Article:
Honoris Causa

Two women and seven men received honorary degrees at Harvard’s 355th Commencement. Provost Steven E. Hyman introduced them to the Commencement audience, and President Lawrence H. Summers read the citations. In order of presentation, the honorands were:


Leo Steinberg. One of the great art historians of the age, who, one observer said, “brings to scholarship the candor and wit of a private conversation and the suspense of a whodunit,” he is Franklin professor of the history of art emeritus at the University of Pennsylvania. Doctor of Arts: From Rembrandt to Rauschenberg, from Leonardo to Picasso, his wisdom and wit illuminate art at its finest, reminding us the eye is part of the mind.

Shirley Ann Jackson
Photograph by Jim Harrison


Shirley Ann Jackson. Formerly a physicist at Bell Labs, professor of physics at Rutgers, and chair of the U.S. Nuclear Regulatory Commission, she has been president since 1999 of Rensselaer Polytechnic Institute. Doctor of Laws: Bestriding the worlds of academy, government, and industry, a champion of science in service of society whose exemplary life is itself a renewing source of energy.


Philip E. Converse. Introduced as “one of the nation’s most astute scientific observers of a particular species of party animal— the enigmatic organism known as the American voter,” he was for decades a faculty member of the University of Michigan. Doctor of Laws: A franchise player among America’s social scientists, whose rigorous studies reveal what we think, why we think it, and how we choose whom we choose.

Norman F. Ramsey
Photograph by Jim Harrison


Norman F. Ramsey. In 1989 he shared the Nobel Prize in physics for work on which the functioning of atomic clocks relies. A member of the Harvard community for six decades, “a revered teacher,” he is the Higgins professor of physics emeritus. Doctor of Science: Expert investigator of molecular beams and atomic oscillations, whose experiments have conjured magnetic moments and whose inventive discoveries mark our time.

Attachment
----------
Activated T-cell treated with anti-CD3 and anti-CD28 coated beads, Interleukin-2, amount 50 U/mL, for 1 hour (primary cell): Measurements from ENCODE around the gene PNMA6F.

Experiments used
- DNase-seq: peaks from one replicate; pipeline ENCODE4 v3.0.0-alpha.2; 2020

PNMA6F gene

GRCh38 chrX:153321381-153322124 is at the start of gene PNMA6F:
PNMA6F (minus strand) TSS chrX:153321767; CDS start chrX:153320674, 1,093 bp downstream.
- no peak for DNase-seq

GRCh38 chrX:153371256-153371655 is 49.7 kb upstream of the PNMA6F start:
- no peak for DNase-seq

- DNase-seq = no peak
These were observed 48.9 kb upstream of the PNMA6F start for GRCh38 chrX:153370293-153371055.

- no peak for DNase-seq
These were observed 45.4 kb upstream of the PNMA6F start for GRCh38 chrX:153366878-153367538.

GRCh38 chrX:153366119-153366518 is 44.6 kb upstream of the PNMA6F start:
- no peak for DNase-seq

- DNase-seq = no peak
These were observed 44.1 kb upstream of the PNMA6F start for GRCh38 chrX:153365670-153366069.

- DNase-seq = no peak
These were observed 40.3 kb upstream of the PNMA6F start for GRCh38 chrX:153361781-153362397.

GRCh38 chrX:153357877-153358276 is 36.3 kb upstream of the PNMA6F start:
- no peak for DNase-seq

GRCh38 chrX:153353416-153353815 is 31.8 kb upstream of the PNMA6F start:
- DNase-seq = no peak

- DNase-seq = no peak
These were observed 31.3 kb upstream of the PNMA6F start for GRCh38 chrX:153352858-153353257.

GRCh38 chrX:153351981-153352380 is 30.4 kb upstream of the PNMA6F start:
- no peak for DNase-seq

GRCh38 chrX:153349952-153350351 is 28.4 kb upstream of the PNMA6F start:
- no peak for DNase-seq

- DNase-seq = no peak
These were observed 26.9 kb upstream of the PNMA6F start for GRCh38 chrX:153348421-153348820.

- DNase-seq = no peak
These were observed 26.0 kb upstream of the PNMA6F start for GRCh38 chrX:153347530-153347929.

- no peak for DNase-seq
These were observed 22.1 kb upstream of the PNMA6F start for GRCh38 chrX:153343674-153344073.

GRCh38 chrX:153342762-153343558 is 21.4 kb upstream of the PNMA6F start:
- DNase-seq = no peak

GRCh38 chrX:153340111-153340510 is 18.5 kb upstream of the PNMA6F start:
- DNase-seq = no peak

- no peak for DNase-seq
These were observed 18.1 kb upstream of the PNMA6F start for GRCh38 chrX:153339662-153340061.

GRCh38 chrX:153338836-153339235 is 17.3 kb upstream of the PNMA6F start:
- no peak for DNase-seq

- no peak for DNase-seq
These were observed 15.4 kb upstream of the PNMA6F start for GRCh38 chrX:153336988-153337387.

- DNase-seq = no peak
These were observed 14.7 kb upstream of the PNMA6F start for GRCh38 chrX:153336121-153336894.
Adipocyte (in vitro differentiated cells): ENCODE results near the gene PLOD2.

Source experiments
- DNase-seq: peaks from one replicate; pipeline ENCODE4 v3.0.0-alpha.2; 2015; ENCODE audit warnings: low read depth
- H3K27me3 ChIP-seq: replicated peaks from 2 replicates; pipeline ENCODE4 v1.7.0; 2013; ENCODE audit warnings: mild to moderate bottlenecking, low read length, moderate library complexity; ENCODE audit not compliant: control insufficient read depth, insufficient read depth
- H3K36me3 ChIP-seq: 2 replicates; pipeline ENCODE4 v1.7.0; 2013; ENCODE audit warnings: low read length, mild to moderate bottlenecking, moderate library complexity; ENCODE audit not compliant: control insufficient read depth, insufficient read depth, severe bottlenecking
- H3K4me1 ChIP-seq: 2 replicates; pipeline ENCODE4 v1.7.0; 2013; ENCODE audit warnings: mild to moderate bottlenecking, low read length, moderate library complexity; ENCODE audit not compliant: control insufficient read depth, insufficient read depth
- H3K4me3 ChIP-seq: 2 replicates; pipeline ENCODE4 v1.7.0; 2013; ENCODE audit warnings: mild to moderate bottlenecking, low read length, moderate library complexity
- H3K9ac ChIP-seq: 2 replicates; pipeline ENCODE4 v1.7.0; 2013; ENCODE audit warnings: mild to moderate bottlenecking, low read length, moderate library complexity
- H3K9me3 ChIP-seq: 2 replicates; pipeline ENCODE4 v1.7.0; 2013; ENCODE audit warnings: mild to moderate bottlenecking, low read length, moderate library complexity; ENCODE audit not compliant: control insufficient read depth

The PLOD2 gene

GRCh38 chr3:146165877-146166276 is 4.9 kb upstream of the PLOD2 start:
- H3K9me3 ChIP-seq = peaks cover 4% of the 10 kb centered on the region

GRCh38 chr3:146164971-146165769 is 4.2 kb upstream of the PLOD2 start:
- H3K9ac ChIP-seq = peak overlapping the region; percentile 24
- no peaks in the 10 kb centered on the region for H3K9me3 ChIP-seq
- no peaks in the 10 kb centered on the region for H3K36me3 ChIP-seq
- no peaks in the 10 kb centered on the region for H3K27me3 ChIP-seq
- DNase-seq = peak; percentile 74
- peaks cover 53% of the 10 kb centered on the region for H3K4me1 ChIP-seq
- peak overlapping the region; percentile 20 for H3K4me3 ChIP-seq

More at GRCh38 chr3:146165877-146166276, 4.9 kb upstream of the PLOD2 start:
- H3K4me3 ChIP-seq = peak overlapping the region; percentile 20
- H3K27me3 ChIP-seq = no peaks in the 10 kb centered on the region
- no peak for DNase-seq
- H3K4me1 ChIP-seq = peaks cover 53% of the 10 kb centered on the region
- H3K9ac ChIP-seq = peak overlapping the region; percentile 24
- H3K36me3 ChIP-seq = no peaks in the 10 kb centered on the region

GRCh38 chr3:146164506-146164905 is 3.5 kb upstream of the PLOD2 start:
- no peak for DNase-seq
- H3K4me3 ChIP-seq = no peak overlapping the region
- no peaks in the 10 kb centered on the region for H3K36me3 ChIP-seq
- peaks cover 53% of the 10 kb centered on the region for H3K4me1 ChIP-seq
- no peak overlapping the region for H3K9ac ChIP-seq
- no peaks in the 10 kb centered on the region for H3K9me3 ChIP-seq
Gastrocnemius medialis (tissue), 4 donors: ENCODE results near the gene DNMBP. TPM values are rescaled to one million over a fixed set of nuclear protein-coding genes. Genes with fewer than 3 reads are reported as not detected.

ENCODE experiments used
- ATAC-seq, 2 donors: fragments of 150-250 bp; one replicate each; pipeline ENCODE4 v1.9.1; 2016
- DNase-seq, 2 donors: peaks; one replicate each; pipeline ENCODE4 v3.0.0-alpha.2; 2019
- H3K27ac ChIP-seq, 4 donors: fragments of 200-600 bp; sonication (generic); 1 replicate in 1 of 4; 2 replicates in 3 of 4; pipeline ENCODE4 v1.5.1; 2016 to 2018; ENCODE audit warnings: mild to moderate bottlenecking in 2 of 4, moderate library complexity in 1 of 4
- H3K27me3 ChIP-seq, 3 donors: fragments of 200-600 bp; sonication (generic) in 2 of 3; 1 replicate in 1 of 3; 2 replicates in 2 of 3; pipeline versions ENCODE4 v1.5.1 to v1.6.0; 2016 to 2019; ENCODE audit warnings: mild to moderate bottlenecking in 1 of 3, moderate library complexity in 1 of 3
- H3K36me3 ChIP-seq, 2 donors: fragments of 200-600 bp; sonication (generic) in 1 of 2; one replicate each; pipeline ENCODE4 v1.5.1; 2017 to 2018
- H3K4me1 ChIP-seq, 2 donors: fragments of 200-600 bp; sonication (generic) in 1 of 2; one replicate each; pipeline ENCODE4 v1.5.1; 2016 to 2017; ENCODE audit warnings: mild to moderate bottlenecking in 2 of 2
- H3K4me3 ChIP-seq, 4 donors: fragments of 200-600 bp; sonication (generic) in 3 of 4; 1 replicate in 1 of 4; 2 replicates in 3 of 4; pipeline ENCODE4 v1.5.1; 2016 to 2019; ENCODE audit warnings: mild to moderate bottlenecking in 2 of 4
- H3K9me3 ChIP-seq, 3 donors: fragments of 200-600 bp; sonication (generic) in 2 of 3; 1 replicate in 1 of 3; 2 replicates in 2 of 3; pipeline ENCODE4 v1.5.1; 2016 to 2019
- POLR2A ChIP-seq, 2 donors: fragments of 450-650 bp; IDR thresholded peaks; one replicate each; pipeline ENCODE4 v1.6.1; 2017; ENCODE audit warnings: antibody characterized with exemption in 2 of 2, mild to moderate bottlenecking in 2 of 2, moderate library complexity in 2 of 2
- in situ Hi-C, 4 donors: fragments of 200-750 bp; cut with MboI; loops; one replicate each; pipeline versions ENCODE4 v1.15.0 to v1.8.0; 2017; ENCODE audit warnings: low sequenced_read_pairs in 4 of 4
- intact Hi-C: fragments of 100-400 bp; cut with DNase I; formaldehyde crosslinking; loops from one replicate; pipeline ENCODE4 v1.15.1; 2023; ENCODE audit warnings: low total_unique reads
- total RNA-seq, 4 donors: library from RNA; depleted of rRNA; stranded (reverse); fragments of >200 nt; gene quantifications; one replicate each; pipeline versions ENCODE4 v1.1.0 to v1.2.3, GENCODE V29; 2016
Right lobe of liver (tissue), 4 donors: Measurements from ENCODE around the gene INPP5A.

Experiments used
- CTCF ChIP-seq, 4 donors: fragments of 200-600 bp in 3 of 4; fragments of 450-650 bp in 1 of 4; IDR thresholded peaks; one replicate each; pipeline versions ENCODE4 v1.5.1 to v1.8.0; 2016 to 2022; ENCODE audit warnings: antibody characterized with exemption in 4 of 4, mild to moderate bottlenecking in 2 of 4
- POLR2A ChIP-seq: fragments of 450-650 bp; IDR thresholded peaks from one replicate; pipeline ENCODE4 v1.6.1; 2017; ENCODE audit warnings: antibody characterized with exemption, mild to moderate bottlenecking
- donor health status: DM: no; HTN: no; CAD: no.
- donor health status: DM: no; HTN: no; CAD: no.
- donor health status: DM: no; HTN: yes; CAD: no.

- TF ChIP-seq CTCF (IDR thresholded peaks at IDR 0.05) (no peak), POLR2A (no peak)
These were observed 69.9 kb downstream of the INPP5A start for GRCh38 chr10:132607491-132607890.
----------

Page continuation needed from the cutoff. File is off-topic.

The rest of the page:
Philippe de Montebello ’58. Born in Paris, he has spent nearly his entire career at “one of the world’s premier cultural institutions,” of which he is now director and CEO, New York’s Metropolitan Museum of Art. Doctor of Arts: Museum maestro par excellence, who has cultivated collections of magnificent sweep and helped millions experience the expression of the sublime.


Michael Atiyah. Once described as “the great unifier” of mathematical subfields, he has also connected mathematics to other fields, such as economics, engineering, and the multidimensional world of string theory. The former master of Trinity College, Cambridge, Sir Michael has won both the Fields Medal and the Abel Prize. Doctor of Science: Uncommonly Abel unifier of disparate Fields, whose insights have reordered Euclid’s domain; his mathematical ideas, in Newton’s spirit, extend the frontiers of physics.


Elizabeth Helen Blackburn
Photograph by Stu Rosner

Elizabeth Helen Blackburn. The Herzstein professor of biology and physiology at the University of California, San Francisco, she is “a courageous advocate” of embryonic stem cell research. Doctor of Science: An illustrious biologist fixing her gaze on tiny chromosomal tips, she has found telling clues to how cells divide and cast new light on aging and cancer.

Robert Parris Moses
Photograph by Stu Rosner


Robert Parris Moses, A.M. ’57, G ’87. A leader of the civil-rights movement in the 1960s, this activist/educator was the catalyst in a landmark effort to register poor rural blacks in Mississippi to vote. As a MacArthur Fellow, he launched what is now called the Algebra Project. Doctor of Laws: Exponent of opportunity, intrepid and inspirational, who brought the power of the vote to Mississippi’s poor and brings the power of math to America’s young.


James Charles Lehrer. Longtime anchor of the NewsHour on PBS, he is seen, said Hyman, “as a paragon of fairness, of probity, and of dignity in the pursuit of truth.” Doctor of Laws: Anchor of inestimable weight, model of masterful moderation, a connoisseur of America’s tribulations and trailways who enlightens us nightly with news.

You might also like

John Manning Appointed Interim Provost

Harvard Law School dean moves to central administration

Facebook’s Failures

Author and tech journalist Jeff Horwitz speaks at Harvard.

Kevin Young Named 2024 Harvard Arts Medalist

Museum director and poet to be honored April 24

Most popular

Convocation 2017: What Should an Education Be at Such a Moment?

Speakers reflect on the goals of a liberal arts university. 

Nicco Mele

The director of the Shorenstein Center on how the Internet came to mean so much to him. 

Found in Translation

Maureen Freely ’74, longtime translator of Orhan Pamuk, shares the nuances of bringing a text from one language to another.

More to explore

Photograph of Winthrop Bell 1910

Winthrop Bell

Brief life of a philosopher and spy: 1884-1965

Illustration of people talking to each other with colorful thought bubbles above their heads

Talking about Talking

Fostering healthy disagreement

Vacationing with a Purpose

New England “summer camps” for adults